Identifier

etd-03312006-174712

Degree

Master of Mass Communication (MMC)

Department

Mass Communication

Document Type

Thesis

Abstract

Minority and other race recruitment have become a significant part of general recruitment efforts at many predominantly white institutions (PWIs) and historically black colleges and universities (HBCUs). Despite increased efforts, some universities have not been successful at increasing diversity on campus. This study relies on the use of in-depth interviews to document, describe and understand the similar and differing characteristics of minority and other race recruitment tactics being used at PWIs and HBCUs. The researcher conducted interviews at four public institutions of higher education; two of which are HBCUs, and two of which are PWIs. The researcher also sought to determine if the universities in the study created their recruiting techniques as a self-presentation tactic. The findings of this study reveal that although similarities exist in general recruitment practices at PWIs and HBCUs, many recruiters and university administrators note the necessity to approach prospective minority and other race students differently than majority students. Secondly, findings suggest negative perceptions of institutions may hinder minority recruitment efforts. Findings also suggest that the universities are putting forth effort in attempts to overcome this problem; therefore, this study supports the idea that universities practice self-presentation in efforts to overcome negative images and poor minority enrollment.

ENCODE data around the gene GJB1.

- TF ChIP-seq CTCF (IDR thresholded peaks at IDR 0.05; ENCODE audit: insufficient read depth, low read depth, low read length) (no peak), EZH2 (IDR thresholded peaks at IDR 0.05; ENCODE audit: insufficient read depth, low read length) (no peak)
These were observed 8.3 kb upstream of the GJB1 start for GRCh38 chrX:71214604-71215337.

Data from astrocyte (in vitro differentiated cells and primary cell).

Date

2006

Document Availability at the Time of Submission

Release the entire work immediately for access worldwide.

Committee Chair

Lori Boyer

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